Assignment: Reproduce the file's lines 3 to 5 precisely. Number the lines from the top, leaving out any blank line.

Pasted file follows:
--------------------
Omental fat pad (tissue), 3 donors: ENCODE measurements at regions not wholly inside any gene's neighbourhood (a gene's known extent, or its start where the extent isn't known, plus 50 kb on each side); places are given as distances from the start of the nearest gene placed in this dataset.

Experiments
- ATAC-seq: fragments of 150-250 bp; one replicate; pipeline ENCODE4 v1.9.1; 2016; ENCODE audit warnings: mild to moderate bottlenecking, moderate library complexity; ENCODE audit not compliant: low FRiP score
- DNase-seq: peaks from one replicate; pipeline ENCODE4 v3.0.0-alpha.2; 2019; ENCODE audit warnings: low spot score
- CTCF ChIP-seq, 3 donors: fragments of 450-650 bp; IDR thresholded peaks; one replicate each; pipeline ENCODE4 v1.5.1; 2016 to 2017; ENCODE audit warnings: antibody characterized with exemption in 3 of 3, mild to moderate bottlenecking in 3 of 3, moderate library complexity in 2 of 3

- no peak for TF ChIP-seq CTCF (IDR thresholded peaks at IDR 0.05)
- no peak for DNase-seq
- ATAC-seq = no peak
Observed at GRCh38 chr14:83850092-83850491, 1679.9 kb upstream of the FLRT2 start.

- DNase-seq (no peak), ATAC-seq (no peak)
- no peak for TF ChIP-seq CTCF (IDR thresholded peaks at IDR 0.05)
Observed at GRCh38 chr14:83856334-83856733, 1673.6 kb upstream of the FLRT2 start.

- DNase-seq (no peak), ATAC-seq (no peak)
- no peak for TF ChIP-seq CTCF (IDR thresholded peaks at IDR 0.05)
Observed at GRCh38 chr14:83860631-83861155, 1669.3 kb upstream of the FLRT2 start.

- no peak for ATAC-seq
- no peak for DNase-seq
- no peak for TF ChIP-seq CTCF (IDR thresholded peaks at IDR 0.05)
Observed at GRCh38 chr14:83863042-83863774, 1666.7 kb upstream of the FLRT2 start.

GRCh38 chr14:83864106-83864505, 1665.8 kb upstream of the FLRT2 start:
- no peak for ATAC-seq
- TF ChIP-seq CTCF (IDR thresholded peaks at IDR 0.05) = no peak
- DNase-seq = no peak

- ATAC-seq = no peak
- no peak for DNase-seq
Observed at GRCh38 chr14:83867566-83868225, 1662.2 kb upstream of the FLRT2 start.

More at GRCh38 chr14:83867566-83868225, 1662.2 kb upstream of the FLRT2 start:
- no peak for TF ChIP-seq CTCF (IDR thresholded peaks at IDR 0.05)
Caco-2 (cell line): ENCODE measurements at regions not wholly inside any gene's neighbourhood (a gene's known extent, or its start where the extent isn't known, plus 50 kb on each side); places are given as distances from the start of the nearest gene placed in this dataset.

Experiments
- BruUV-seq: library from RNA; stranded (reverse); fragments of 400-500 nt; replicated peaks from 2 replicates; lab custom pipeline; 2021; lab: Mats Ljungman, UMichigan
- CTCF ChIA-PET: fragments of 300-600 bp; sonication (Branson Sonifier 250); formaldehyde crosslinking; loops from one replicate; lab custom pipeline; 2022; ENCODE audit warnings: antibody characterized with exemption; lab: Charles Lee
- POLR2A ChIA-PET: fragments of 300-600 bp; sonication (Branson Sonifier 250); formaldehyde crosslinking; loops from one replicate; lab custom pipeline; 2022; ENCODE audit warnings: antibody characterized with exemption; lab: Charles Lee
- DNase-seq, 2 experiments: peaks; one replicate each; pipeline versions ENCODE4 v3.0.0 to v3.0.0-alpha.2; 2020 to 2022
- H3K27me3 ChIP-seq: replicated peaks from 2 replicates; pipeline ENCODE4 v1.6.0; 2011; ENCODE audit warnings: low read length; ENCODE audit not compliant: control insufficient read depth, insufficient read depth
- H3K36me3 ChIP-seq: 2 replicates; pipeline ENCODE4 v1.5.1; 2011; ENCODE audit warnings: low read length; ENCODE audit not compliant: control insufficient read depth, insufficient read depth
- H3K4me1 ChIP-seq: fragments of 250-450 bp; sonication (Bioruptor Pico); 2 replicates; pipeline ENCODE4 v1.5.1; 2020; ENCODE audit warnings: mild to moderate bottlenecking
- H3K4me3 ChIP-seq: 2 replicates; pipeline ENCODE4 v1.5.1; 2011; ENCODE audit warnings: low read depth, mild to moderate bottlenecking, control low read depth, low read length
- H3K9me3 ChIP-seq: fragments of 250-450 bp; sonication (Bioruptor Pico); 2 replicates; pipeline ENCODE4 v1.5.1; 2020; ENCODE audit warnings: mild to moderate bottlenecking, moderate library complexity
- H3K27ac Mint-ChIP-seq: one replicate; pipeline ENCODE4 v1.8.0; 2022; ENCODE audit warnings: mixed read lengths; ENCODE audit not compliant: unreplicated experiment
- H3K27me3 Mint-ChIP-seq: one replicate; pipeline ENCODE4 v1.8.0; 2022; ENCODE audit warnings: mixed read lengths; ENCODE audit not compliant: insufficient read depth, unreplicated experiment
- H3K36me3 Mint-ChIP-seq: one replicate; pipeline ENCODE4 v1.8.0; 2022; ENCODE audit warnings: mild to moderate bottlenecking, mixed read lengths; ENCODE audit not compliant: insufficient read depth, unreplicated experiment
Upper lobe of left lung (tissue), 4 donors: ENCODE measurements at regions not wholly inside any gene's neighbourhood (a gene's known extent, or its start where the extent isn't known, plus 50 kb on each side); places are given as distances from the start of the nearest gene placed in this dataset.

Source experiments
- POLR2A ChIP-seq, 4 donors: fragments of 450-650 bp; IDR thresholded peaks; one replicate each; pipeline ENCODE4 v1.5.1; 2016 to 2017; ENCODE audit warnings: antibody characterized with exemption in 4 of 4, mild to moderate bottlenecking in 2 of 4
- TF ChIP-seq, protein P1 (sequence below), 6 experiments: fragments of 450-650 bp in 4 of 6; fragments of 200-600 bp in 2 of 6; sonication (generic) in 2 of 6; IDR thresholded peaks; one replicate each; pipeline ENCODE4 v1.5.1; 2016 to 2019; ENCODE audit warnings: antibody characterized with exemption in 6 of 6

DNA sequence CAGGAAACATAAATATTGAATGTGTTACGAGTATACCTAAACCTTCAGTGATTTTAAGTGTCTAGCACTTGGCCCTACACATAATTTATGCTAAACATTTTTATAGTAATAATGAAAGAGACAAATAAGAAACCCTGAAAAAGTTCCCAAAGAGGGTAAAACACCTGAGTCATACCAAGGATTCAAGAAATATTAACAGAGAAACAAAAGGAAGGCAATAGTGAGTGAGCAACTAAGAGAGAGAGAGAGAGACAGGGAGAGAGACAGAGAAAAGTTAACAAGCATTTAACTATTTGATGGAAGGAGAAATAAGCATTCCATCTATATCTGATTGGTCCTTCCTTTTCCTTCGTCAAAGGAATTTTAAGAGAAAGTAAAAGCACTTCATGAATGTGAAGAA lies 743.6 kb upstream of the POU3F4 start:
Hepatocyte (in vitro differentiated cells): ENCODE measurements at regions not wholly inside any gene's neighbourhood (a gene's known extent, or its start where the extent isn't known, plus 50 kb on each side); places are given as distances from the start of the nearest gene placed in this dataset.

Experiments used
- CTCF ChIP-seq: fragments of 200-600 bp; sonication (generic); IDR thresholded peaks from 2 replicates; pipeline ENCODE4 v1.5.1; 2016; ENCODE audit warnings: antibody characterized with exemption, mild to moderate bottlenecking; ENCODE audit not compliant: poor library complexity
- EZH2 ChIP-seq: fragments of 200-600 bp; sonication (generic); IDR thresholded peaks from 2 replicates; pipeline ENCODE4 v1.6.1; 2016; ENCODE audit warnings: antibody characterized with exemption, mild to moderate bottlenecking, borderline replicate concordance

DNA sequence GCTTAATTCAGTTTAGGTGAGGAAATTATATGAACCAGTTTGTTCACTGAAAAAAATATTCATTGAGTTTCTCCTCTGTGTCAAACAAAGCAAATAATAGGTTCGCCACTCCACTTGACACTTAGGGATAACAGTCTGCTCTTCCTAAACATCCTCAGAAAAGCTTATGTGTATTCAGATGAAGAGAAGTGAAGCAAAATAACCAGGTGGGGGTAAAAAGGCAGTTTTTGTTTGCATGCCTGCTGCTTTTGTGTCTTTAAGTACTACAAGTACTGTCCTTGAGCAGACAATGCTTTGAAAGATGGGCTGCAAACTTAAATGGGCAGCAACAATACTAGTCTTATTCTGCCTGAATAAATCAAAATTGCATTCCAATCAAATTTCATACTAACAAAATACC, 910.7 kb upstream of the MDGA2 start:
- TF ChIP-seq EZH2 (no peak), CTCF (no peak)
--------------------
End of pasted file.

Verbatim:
- ATAC-seq: fragments of 150-250 bp; one replicate; pipeline ENCODE4 v1.9.1; 2016; ENCODE audit warnings: mild to moderate bottlenecking, moderate library complexity; ENCODE audit not compliant: low FRiP score
- DNase-seq: peaks from one replicate; pipeline ENCODE4 v3.0.0-alpha.2; 2019; ENCODE audit warnings: low spot score
- CTCF ChIP-seq, 3 donors: fragments of 450-650 bp; IDR thresholded peaks; one replicate each; pipeline ENCODE4 v1.5.1; 2016 to 2017; ENCODE audit warnings: antibody characterized with exemption in 3 of 3, mild to moderate bottlenecking in 3 of 3, moderate library complexity in 2 of 3